Something else. Alex Bogusky left his namesake agency for personal reasons. Once, he was their creative leader and conscience but that same conscience directed him elsewhere. A higher calling, if you will. He is now fronting a socially aware brand of capitalism called “Common.” Could it be Alex wearied of creating drama reckless of his moral compass? I would love his take on the Groupon campaign. Wouldn’t you?
Update: I had the spot posted above but it was yanked from You Tube, ergo the Tibetan flag…
December 15, 2010
My opinion, the best TV holiday ad campaign (linked below) this year is for Radio Shack, by Butler Shine Stern & Partners. The idea is simple. Giving the right gifts can make you a superhero. My favorite executions depict various Christmas morning scenarios, whereby gift givers are transformed into mostly ridiculous super heroes, from a transformer-like robot to a flexing wolf boy. The family dog setting the Yule log ablaze via laser eyes is one of many comedic high points.
It’s not the strategy that impresses; we’ve seen it before, many times. For me it’s the execution of these spots that I appreciate. Like the DirecTV NFL Ticket campaign from Deutsch, the work achieves perfection via simple vignettes, attention to detail, good music and winning characters.
Inspired by popular films like Kickass and Scott Pilgrim vs. the World, the superheroes are, as said, ridiculous. They are low on muscles but high on charm. They are laughable caricatures, which makes them and the spots loveable and not just for young hipsters but everyone. No easy feat. Being all-inclusive and funny is almost an oxymoron in today’s bifurcated pop culture. Old and young, gay or straight, minorities; everyone can appreciate these silly personalities.
Better yet, the scheme totally fits the brand image Radio Shack is trying to convey: a simple, small & fun electronics store. Competing with big box retailers like Best Buy and Walmart (let alone Amazon, ABT and others) has to be brutal. Frankly, I’m surprised Radio Shack is still around at all. But I’m glad they are. Not only is the creative entertaining, it also leads me to believe Radio Shack is a viable alternative to the crowded, chaotic and complicated experience of buying electronics anywhere else. Nice job.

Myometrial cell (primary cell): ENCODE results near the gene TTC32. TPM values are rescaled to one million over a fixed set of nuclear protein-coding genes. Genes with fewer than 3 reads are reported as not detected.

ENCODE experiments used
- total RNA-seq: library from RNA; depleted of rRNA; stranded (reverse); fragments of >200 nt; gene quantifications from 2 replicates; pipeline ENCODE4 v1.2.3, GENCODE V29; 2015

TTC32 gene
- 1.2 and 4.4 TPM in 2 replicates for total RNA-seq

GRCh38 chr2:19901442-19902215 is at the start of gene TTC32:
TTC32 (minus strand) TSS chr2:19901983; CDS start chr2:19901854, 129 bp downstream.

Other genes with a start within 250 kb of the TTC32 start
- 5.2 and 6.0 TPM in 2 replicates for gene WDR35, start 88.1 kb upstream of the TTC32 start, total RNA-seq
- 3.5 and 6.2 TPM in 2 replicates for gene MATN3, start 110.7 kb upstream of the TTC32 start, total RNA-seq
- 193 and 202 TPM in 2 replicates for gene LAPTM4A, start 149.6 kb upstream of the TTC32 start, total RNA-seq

View the Radio Shack campaign, courtesy of Adfreak.
November 17, 2010
The glossy new 60-second TV commercial for the Window’s Phone is a gorgeous piece of filmmaking. Great acting. Great directing. Great pacing. Great music. The copy sounds great, too: “It’s time for a phone to save us from our phones. New Windows Phone. Designed to get you in and out and back to life.”
Numerous vignettes depict painfully true scenarios of people staring into their Blackberries and Iphones while ignoring real life. My favorite (and there are many good ones) is of a bride texting at her very own wedding as her father walks her down the aisle. In all, the campaign is a very revealing portrait of our mobile culture. We multi-task therefore we miss out on “ real life.”
Unfortunately, the reasoning has a fatal flaw. A new piece of hardware or sizzling software isn’t going to change people’s behavior one iota. If anything, the Windows Phone will only make it worse. The fact that you can now get to your apps faster does not mean you will get done with them faster. That’s not what will happen and you know it. Instead of getting you somewhere quicker, a faster car on a faster track means you’ll only try and go farther.
The strategy for this lovely film is flawed because it doesn’t take into account the real motivation behind our obsession with smart phones. We want to be on them. We prefer being on them. Even when Sally’s so-called “real life” gets interesting (a date for example), it’s already happening to her. That fish is in the boat. Therefore, she needs to be working on the next date or checking in with her GF’s at the party. And so on. Right or wrong, that’s what people do.
Bottom line: If we spend too much time on our devices, the solution is not another device. For me selling the Window’s Phone this way is, at best, wishful thinking. However, it might not even matter, for any significant change or upgrade in technology will result in new sales, regardless of how it’s advertised. Just as likely is the chance Windows Phone is only feigning empathy for “quality time,” a rope-a-dope advertisers have been employing for years.